Last year, I began a quest to turn my black thumb into a green thumb, or at least an evergreen shade of black.
This would take some time. Time to earn the plants trust again, to prove the dead philodendron was a fluke of bad lighting or that it wasn't my fault that I forgot to water that peace lily for three weeks.
So far, my efforts at greenery whisperer have started to pay off. For the first time in my life, I gardened. I was the grower of my own food, and it was glorious!
Everything tastes better fresh. Even my least favorite veggie was so tasty that I found myself pacing the garden in the backyard, watching, waiting for that moment when it would stop being a plant and start being food.
Since last year went so well, I got ambitious and expanded the garden by adding a hanging salad garden.
First, let's take a moment to ooh and ah over the planters! These were upcycled from candle holders into hanging pots by my very talented mom, the MommaBar. Perhaps if we ask nicely, she will share how she did that in a later post.
These hanging baskets are perfect for salad ingredients which don't take up too much space. Plus, by hanging the lettuce, I'm keeping my plants away from critters.
|Not that my neighborhood duckies would try to steal my lettuce.|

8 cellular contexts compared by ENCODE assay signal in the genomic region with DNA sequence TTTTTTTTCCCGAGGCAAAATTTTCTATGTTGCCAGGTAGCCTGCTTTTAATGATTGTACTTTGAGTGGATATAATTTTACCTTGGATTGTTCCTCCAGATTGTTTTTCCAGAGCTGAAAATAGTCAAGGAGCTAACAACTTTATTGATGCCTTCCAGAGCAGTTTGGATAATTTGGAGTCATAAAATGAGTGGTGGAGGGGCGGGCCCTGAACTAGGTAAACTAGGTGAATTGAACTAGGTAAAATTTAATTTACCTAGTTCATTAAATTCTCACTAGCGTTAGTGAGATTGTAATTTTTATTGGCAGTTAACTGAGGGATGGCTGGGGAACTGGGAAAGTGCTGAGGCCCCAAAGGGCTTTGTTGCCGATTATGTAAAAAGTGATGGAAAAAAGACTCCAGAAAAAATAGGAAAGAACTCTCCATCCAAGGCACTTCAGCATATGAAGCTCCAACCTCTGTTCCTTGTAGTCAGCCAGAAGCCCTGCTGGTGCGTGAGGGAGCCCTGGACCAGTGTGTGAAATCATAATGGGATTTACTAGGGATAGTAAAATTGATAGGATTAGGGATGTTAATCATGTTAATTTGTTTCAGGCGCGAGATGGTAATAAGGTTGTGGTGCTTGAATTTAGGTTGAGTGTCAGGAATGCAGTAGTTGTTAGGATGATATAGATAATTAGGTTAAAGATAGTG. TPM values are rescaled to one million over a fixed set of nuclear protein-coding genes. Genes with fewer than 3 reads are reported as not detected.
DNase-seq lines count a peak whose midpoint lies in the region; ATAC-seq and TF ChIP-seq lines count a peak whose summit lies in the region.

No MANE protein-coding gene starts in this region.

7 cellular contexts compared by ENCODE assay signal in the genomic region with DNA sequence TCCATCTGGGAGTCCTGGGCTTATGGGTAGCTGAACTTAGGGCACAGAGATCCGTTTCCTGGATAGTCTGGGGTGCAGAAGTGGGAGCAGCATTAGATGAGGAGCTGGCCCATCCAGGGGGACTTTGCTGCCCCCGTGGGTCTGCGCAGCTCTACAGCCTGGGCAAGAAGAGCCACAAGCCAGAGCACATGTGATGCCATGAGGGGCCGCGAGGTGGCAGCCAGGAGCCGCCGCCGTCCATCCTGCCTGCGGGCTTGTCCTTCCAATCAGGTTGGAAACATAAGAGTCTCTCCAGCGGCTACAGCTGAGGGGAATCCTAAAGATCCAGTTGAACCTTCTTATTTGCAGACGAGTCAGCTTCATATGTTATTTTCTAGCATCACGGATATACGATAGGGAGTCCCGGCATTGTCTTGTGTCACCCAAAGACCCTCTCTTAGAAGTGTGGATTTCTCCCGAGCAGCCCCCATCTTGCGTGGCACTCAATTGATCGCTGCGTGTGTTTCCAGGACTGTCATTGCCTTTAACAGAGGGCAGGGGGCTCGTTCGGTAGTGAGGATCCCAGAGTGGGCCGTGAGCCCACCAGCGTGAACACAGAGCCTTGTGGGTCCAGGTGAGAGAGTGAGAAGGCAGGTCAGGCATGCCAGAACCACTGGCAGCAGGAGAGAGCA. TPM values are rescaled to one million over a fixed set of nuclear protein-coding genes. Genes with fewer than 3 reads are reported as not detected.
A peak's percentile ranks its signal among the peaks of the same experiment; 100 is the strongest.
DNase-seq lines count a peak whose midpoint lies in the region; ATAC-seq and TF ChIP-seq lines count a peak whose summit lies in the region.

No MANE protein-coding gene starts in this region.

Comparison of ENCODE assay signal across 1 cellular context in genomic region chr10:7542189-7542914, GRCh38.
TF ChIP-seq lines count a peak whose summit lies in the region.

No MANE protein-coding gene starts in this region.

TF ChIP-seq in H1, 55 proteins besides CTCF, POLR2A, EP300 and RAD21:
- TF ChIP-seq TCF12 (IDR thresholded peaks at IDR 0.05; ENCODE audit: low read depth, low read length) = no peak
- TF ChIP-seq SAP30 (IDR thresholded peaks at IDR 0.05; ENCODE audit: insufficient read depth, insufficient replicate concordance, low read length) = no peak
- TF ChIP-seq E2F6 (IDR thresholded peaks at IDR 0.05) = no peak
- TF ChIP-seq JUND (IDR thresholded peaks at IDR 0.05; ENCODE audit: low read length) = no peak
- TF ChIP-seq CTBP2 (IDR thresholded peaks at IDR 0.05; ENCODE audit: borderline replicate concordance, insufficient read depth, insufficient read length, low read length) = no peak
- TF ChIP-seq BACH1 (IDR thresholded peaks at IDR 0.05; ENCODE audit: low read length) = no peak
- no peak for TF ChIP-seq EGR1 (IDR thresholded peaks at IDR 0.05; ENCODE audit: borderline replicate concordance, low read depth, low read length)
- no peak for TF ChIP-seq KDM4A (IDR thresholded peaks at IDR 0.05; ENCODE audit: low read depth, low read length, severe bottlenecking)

Here's how to start your own hanging salad garden. Think of it as an outdoor salad buffet for your dining pleasure.
Seeds (Giant Ceasar lettuce, baby red mixed lettuce, spinach, kale, arugula, etc.)
Fiber liner (sphagnum moss, coconut liner, or something similar)
Small hand trowel or cup
Fill your hanging planter with a liner and potting soil using a spade or cup. Fill the planter so the soil is at least 2 - 4 inches deep.
Poke holes in the surface according to the seed packet instructions. Most salad greens are planted only 1 inch deep and 1 - 2 inch away from one another. Remember the plant will grow up and outward, so you don't want your lettuce to crowd each other.
Drop 3 or so seeds in each hole and cover the hole. Water well and then check on it every other day and water as required to keep the ground slightly damp.
In about 2 - 3 weeks time, you will hopefully see small clusters of plants growing from each spot. Thin the crop by cutting the smaller plants at the base of their stems and leaving only one plant in each spot. Killing these plants is a hard after caring for them for so many weeks, but trust me, the remaining plant will be much stronger when it has more room to grow.
Here is my hanging salad garden at 6 weeks! The kale and spinach have grown perfectly with a thriving plant in every spot. The red lettuce is doing well too. For some reason, only half of the giant Ceasar lettuce and none of the arugula survived, so I replanted a few more seeds and spaced them out a little further for more room to breath.
Even with the few plants that died, these plants will continue to grow and should be enough greens for light pickings whenever the mood for a salad strikes.
Maybe the strawberries will be ready by then too!
Rating of difficulty: 1 out of 5. This is a super easy project that even your kids could help with, if you have them. If you don't have them, you could try training your dog to help dig, but that might be slightly more complicated.
Summer Spruce Up Planter Link Party, Give Me the Goods Monday, Craft-O-Maniac, Monday Funday, Your Great Idea Link Party, Nifty Thrifty Sunday, The Dedicated House, Pretty Things Link Party, Home Stories AtoZ, Tasteful Tuesday, Mums Make Lists,